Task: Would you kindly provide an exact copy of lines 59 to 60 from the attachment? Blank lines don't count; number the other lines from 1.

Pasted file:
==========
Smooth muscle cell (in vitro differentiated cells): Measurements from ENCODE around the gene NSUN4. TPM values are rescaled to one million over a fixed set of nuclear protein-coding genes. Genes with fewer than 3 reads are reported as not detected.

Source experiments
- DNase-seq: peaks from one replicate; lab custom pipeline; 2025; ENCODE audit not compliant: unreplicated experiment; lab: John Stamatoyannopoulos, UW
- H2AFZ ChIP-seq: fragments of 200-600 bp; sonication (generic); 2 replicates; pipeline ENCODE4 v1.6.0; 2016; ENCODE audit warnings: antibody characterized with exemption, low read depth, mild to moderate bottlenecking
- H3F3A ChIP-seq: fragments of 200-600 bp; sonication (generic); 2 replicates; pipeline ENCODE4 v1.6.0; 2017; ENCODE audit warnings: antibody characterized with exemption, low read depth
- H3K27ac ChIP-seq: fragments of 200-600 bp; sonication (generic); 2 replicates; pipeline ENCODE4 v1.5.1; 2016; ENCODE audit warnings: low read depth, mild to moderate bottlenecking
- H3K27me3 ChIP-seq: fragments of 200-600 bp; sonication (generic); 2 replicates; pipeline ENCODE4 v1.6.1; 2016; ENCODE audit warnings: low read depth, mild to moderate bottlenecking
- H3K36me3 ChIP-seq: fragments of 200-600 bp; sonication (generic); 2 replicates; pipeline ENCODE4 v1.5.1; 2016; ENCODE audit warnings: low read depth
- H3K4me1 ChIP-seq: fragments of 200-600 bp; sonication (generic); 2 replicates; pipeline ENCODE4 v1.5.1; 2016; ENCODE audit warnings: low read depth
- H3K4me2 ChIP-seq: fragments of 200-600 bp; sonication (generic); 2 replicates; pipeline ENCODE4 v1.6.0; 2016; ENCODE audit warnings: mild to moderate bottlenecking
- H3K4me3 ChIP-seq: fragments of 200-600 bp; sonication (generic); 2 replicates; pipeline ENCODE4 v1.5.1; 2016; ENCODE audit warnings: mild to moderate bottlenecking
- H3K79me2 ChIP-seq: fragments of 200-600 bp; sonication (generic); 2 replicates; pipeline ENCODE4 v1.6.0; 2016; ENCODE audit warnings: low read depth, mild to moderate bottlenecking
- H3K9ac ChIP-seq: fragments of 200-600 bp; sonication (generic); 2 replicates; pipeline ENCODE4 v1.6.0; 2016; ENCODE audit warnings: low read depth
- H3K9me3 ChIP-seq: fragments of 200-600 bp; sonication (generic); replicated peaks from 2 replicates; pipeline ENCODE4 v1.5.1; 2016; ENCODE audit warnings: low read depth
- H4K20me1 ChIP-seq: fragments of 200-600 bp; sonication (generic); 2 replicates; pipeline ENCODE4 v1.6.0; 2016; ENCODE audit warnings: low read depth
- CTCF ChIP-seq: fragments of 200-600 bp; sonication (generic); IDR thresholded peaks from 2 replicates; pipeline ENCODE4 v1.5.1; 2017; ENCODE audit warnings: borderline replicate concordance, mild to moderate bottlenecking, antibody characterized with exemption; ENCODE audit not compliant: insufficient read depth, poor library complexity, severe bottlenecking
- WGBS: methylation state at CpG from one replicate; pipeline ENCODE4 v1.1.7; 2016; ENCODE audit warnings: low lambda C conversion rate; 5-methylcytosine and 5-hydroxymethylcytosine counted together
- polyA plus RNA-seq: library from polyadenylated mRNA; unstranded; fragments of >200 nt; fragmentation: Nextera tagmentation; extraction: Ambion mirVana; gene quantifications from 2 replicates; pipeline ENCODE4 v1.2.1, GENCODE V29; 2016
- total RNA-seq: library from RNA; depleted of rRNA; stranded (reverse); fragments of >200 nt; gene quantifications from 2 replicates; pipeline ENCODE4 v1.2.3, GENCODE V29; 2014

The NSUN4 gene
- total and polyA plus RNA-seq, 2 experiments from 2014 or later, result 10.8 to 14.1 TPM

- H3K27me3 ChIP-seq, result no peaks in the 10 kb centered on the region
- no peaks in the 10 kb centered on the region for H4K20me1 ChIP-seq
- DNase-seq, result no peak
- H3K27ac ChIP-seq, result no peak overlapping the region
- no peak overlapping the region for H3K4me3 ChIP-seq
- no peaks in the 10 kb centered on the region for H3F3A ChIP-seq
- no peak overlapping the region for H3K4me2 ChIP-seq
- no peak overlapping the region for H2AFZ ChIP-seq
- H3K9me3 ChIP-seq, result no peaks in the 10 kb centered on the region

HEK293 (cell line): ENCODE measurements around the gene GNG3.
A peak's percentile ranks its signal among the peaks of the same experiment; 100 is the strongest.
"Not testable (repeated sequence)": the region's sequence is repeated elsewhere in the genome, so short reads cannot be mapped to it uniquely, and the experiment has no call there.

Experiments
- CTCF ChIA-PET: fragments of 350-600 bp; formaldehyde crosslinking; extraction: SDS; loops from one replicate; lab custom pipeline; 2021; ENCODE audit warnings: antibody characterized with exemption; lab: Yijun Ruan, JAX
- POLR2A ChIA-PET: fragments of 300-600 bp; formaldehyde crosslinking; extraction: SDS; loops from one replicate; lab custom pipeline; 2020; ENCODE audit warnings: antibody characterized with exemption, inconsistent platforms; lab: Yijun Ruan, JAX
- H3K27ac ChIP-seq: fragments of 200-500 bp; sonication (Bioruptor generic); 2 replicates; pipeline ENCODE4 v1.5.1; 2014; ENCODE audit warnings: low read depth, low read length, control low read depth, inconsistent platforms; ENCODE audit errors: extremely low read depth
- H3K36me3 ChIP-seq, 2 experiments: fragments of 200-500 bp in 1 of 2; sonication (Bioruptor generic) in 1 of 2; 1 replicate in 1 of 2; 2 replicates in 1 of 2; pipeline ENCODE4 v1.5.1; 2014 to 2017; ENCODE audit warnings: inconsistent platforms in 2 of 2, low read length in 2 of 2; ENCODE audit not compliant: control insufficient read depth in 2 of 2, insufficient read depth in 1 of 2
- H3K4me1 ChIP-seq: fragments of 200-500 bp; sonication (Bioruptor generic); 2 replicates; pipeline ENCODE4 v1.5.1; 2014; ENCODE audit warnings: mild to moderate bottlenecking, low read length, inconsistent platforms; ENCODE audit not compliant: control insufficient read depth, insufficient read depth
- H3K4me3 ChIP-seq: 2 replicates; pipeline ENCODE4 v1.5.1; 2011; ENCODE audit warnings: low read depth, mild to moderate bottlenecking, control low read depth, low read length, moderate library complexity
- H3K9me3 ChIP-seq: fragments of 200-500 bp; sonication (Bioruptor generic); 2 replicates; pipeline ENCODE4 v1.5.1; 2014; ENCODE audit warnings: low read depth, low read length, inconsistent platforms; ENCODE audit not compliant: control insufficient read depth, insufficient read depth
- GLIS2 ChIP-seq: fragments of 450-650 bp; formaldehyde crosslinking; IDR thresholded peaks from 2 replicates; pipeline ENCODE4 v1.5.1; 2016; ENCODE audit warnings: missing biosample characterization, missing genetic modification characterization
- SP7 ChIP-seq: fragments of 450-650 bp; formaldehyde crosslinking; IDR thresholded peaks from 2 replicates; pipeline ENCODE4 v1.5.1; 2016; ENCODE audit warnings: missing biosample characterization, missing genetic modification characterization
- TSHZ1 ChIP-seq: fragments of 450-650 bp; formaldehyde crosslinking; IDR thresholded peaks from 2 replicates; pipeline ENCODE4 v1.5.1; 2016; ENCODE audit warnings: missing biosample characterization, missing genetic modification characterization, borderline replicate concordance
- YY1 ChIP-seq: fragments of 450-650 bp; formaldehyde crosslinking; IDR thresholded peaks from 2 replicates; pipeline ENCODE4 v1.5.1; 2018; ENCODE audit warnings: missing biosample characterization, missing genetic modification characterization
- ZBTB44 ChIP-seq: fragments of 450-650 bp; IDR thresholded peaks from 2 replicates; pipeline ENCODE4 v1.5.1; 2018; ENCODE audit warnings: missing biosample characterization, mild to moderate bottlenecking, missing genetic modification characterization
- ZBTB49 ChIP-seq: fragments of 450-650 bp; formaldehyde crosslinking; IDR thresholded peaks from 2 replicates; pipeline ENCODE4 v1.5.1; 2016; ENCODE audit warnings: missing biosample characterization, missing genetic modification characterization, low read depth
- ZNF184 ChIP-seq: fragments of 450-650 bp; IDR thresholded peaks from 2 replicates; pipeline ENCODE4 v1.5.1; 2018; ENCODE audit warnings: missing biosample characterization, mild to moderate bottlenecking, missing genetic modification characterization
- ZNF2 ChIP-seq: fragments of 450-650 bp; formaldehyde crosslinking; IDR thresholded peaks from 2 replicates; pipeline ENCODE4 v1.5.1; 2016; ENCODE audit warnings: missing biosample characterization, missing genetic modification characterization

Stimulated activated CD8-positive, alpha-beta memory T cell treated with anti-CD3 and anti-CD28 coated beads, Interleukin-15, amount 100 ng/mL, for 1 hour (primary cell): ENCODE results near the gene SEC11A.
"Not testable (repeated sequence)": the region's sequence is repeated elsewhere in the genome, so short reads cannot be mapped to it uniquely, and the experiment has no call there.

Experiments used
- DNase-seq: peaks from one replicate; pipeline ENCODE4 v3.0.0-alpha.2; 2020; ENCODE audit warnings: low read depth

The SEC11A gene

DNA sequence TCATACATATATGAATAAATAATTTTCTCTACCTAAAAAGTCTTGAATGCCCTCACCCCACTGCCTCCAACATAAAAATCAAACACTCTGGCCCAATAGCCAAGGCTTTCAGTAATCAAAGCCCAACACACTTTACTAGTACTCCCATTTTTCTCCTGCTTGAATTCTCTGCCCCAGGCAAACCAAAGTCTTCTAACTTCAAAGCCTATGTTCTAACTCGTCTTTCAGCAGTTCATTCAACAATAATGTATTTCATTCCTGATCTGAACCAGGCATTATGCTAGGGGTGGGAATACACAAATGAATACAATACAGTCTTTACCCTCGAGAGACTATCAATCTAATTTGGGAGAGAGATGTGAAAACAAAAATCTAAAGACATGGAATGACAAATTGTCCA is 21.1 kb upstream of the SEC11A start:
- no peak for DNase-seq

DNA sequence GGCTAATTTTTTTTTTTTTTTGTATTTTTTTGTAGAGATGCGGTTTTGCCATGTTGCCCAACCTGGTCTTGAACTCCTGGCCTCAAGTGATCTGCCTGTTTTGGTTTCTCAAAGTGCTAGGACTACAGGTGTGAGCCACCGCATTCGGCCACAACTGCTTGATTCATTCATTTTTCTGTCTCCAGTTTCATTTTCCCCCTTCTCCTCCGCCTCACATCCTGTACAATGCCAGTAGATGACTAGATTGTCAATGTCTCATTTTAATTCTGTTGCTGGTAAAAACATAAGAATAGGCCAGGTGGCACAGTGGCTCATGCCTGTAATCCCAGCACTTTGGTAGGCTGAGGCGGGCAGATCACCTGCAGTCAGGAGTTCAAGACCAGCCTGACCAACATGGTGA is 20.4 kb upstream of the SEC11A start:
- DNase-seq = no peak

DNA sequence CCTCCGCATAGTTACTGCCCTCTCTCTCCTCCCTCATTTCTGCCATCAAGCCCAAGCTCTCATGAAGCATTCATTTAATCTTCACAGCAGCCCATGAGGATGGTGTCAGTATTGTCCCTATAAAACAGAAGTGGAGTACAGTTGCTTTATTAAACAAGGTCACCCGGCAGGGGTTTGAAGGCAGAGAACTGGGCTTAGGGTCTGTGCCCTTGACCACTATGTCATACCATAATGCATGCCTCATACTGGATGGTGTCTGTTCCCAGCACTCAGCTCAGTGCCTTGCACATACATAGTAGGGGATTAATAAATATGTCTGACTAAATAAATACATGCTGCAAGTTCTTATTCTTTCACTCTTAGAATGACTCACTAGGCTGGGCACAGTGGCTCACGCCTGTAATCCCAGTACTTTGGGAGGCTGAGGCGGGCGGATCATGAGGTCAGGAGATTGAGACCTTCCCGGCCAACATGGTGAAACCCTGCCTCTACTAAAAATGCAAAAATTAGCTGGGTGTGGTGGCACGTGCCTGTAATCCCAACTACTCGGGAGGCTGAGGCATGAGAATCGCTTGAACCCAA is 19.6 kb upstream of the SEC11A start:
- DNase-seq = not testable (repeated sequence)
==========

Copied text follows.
DNA sequence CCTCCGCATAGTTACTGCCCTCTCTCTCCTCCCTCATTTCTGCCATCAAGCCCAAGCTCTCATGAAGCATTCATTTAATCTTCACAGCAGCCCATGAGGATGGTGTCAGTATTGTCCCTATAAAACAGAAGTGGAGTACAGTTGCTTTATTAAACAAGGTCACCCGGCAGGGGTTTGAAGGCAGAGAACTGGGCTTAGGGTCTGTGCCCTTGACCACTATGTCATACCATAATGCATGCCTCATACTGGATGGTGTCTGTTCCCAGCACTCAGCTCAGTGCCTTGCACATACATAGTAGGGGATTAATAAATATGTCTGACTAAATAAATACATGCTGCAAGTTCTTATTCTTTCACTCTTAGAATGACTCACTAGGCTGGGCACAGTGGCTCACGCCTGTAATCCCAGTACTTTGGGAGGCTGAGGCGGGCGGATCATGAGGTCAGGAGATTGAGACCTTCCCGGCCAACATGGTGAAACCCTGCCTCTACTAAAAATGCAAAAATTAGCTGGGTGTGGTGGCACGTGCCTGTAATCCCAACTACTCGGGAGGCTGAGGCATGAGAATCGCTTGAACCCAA is 19.6 kb upstream of the SEC11A start:
- DNase-seq = not testable (repeated sequence)